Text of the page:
Drew Pomeranz made everything sound hunky dory on Monday, a day after the Red Sox lefty was pulled from his second start of spring training because of a tight triceps in his throwing arm.
RED SOX PITCHING INJURIES
"I'm good," Pomeranz told reporters in Florida. "Some mechanical thing yesterday. My arm was dragging behind me a little bit and putting pressure on a different part of my triceps more than normal. I don't normally get there. But watching some video yesterday and this morning, I changed it and I feel fine.
"I was trying to stay low with my arm. My arm was kind of dragging behind me a little bit. I just put a little more pressure on my triceps because my arm was behind me. It's a bad position for your body to be in. I fixed it today and it felt great."
Pomeranz’s arm has been an issue ever since the Sox picked him up last July, when the Padres withheld medical information in the trade. Given his history, it’s hard to be confident in his health now until he puts together consecutive problem-free outings where he also looks effective.
Pomeranz had a late start to spring after throwing a career-high 170 2/3 innings in the regular season last year. He also went for a stem cell shot in his left forearm/elbow area in the offseason.
Any further hiccup leaves the potential for a trip to the disabled list to start the year -- just what an already banged-up rotation doesn't need.
"I really only missed one inning and I feel great," Pomeranz said Monday. "So I would imagine I would be right back on track for four innings the next start."
The Red Sox can get by without a fifth starter until April 9.
BOSTON -- Justin Smoak hit a pair of homers and Steve Pearce drove in two runs when Boston second baseman Brock Holt lost his popup in the sun, and the Toronto Blue Jays held on to beat the Red Sox 8-6 on Thursday.
The teams split the four-game series. Including the 15-inning game on Tuesday with Toronto, the AL East-leading Red Sox played 76 innings in about 144 hours - the equivalent of 8 1/2 games in six days.
Dominic Leone (2-0) earned the win. Starter Francisco Liriano got just five outs, allowing three runs in the second, but Toronto came back with four in the third to take a 5-3 lead against Doug Fister (0-4).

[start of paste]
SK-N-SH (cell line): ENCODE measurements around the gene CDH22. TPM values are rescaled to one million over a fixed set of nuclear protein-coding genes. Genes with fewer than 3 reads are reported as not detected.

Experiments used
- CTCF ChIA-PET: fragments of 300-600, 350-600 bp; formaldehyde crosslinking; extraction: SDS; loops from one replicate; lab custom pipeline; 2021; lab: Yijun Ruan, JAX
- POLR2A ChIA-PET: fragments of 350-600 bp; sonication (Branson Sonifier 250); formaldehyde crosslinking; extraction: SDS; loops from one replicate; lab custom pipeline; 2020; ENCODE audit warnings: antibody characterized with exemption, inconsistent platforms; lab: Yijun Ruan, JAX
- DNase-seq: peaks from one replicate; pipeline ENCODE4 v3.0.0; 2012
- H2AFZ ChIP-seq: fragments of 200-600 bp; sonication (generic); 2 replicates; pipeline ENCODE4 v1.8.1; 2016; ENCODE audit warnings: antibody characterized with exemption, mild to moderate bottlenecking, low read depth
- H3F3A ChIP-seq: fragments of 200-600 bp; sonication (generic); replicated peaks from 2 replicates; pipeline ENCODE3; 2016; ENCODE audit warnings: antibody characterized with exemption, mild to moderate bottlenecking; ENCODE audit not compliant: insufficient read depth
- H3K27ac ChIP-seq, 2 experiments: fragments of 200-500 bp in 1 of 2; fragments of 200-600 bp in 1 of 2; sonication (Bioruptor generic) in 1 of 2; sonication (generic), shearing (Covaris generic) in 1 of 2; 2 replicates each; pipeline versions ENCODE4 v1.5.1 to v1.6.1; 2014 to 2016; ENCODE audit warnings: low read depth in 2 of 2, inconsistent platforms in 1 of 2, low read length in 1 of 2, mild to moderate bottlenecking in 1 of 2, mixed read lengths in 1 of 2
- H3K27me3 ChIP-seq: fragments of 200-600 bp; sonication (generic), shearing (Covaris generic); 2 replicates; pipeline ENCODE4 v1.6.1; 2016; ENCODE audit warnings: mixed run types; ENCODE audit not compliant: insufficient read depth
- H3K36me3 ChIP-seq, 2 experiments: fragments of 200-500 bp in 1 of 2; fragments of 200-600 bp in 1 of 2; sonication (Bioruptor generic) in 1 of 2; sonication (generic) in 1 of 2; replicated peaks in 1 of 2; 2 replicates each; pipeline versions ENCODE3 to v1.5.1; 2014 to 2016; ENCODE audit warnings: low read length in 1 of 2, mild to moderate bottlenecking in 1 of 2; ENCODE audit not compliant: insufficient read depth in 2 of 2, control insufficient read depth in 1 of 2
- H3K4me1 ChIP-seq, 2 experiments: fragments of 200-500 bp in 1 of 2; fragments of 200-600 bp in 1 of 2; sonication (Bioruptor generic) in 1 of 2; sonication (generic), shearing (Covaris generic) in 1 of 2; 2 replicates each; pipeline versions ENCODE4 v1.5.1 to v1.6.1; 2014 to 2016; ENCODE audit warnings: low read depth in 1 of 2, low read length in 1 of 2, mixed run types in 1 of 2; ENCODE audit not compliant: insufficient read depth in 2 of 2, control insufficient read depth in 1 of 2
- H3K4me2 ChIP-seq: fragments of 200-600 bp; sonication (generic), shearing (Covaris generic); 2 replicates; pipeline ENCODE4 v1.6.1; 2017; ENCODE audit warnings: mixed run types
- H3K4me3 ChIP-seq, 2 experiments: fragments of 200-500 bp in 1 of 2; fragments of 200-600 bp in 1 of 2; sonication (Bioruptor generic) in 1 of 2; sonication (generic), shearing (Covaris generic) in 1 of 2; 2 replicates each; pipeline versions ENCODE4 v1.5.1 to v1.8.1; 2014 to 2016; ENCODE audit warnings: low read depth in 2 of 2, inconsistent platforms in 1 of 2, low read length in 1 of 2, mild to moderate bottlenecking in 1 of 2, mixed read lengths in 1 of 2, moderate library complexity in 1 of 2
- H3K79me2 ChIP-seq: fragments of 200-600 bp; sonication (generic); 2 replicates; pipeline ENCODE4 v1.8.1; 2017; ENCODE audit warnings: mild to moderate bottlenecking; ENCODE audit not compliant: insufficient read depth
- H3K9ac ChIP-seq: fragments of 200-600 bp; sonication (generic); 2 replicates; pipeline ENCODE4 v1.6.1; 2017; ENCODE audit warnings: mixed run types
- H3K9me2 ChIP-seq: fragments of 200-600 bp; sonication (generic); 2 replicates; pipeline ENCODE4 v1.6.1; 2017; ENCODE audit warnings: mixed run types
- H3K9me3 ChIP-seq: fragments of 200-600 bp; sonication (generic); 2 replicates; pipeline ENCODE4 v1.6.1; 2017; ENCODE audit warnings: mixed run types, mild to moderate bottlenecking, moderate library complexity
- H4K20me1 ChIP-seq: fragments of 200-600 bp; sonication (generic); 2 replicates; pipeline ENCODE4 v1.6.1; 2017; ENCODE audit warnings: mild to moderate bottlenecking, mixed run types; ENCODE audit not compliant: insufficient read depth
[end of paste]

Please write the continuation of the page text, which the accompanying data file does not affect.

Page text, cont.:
Roberto Osuna pitched the ninth for his 24th save.
Smoak has 26 homers this season. His previous career high was 20, in 2013.
It was 7-3 in the seventh when Dustin Pedroia, in the lineup at designated hitter after the long week, hit a three-run homer - his third hit of the day and his fourth homer in 11 games.
Smoak, who also had an RBI single, added his second homer of the game in the ninth.
BOSTON — John Farrell might have stopped short of actually stumping for a deal. Still, the Red Sox manager on Thursday morning spoke highly of the potential impact of a trade and indicated his players are waiting to see what this front office can add to a first-place team.
From a morale perspective, Farrell sees a potential boon in an acquisition.
“I think it’s always a plus,” Farrell said. “It’s a strong sign that everyone is aligned to support, add to, fortify — however you want to describe it — an area of need. And I think there’s a lot that goes into — there’s almost an injection of maybe that support or, further momentum that, OK, this is going to better equip us to go deep into the season.”
The players, Farrell said, have an anticipation for the possibility of a trade as well.
“I think there is. I think players carry that,” Farrell said. “They’re well in tune. Maybe some of them might be wondering OK, am I out?...So there’s a tentative period of time that we’ll go through here in the next 10-14 days. But adding to [the team] I think is always a positive.”
A day earlier, Farrell noted the improvement the Yankees made in their trade for Todd Frazier, David Robertson and Tommy Kahnle.